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The effect of task modality and stimulus frequency in paced serial addition tests on functional brain activity.

The effect of task modality and stimulus frequency in paced serial addition tests on functional brain activity.
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Gielen J, Wiels W, Van Schependom J, Laton J, Van Hecke W, Parizel PM, D'hooghe MB, Nagels G,


Gielen J, Wiels W, Van Schependom J, Laton J, Van Hecke W, Parizel PM, D'hooghe MB, Nagels G, (click to view)

Gielen J, Wiels W, Van Schependom J, Laton J, Van Hecke W, Parizel PM, D'hooghe MB, Nagels G,

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PloS one 2018 03 1513(3) e0194388 doi 10.1371/journal.pone.0194388
Abstract
INTRODUCTION
The paced serial addition test (PSAT) is regularly used to assess cognitive deficits in various neuropsychiatric conditions. Being a complex test, it reflects the status of multiple cognitive domains such as working memory, information processing speed and executive functioning. Two versions of the PSAT exist. One uses auditory stimuli through spoken numbers and is known as the PASAT, while the other one presents patients with visual stimuli and is called PVSAT. The PASAT is considered more frustrating by patients, and hence the visual version is usually preferred. Research has suggested that an interference might exist between patients’ verbal answers and the auditory presentation of stimuli. We therefore removed the verbal response in this study, and aimed to investigate differences in functional brain activity through functional magnetic resonance imaging.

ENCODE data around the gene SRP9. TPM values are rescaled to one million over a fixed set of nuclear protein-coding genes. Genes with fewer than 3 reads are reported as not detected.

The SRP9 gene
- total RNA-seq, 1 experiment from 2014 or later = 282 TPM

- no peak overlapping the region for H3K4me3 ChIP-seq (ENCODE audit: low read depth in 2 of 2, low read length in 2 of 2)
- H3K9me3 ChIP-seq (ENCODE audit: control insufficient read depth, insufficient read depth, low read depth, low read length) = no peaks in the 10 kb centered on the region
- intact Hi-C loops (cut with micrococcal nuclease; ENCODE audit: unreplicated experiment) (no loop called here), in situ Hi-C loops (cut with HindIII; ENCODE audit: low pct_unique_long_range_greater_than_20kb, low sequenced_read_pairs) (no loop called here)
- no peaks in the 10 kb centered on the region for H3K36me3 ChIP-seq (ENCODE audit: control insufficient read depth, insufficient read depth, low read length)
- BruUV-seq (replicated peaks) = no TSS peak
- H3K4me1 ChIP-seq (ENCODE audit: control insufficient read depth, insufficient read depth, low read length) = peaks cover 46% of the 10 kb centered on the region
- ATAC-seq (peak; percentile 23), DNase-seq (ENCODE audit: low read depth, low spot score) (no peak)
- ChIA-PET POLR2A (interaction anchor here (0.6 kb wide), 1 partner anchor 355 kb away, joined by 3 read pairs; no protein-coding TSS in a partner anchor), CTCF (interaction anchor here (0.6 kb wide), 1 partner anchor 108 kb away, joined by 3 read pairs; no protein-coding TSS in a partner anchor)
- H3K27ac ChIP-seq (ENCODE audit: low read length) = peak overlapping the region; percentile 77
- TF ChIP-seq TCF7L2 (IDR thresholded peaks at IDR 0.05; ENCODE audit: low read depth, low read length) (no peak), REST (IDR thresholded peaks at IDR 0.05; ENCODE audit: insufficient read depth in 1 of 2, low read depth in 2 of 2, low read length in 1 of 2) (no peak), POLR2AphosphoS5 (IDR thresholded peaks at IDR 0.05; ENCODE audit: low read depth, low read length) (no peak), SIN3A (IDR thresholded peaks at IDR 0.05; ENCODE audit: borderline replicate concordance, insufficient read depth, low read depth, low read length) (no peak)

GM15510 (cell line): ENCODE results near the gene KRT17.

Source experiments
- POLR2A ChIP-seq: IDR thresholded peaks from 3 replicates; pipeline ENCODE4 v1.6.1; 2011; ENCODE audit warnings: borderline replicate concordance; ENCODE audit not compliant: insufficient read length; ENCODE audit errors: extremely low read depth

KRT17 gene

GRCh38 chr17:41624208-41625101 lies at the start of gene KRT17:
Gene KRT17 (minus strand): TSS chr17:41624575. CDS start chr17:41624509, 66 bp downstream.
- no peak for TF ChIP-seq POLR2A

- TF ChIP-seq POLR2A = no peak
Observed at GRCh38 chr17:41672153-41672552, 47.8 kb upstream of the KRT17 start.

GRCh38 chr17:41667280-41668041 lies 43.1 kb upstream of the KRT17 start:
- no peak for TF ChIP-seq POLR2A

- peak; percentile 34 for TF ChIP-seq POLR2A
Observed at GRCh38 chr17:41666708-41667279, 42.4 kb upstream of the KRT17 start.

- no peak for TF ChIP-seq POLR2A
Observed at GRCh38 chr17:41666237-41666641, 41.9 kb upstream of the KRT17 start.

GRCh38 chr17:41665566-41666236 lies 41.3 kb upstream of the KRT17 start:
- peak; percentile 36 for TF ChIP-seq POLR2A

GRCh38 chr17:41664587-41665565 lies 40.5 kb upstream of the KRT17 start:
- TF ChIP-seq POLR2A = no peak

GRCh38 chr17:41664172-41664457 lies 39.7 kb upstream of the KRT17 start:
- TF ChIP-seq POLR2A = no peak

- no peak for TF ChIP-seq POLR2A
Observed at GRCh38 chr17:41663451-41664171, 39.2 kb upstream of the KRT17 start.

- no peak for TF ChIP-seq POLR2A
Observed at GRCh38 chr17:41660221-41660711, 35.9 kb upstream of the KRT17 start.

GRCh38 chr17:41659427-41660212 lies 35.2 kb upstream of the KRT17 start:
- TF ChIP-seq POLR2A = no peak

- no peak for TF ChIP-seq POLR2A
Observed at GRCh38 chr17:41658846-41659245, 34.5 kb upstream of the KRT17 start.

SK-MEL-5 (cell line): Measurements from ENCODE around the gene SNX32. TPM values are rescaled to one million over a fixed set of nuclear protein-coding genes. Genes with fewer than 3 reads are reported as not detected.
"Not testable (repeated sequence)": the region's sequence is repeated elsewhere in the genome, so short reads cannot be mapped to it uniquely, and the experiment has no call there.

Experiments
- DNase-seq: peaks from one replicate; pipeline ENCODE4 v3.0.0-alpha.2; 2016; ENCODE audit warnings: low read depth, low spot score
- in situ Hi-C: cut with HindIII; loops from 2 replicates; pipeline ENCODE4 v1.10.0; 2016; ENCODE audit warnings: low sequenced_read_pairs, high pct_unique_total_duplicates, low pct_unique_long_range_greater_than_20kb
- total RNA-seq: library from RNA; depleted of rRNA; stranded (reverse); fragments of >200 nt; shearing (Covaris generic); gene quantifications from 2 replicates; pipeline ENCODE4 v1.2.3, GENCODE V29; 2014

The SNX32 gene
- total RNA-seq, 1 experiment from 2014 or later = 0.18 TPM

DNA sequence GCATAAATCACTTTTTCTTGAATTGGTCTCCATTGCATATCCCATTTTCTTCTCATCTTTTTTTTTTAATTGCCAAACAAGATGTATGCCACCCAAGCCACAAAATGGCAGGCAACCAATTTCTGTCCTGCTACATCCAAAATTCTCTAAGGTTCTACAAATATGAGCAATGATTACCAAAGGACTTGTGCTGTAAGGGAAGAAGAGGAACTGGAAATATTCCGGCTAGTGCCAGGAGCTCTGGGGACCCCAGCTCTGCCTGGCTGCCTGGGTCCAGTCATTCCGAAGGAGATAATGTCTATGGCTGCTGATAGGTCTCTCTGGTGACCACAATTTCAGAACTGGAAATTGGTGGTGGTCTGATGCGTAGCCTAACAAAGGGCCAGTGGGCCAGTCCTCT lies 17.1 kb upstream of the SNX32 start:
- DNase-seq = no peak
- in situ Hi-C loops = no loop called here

METHODS
Fifteen healthy controls performed the two test versions inside an MRI scanner-switching between stimulus modality (auditory vs. visual) as well as inter-stimulus frequency (3s vs. 2s). We extracted 11 independent components from the data: attentional, visual, auditory, sensorimotor and default mode networks. We then performed statistical analyses of mean network activity within each component, as well as inter-network connectivity of each component pair during the different task types.

RESULTS
Unsurprisingly, we noted an effect of modality on activity in the visual and auditory components. However, we also describe bilateral frontoparietal, anterior cingulate and insular attentional network activity. An effect of frequency was noted only in the sensorimotor network. Effects were found on edges linking visual and auditory regions. Task modality influenced an attentional-sensorimotor connection, while stimulus frequency had an influence on sensorimotor-default mode connections.

CONCLUSIONS
Scanner noise during functional MRI may interfere with brain activation-especially during tasks involving auditory pathways. The question whether to use PVSAT or PASAT for an fMRI study is, therefore, an important one. Specific effects of both modalities should be known to study designers. We conclude that both tests should not be considered interchangeable, as significant changes were brought to light during test performance in different modalities.

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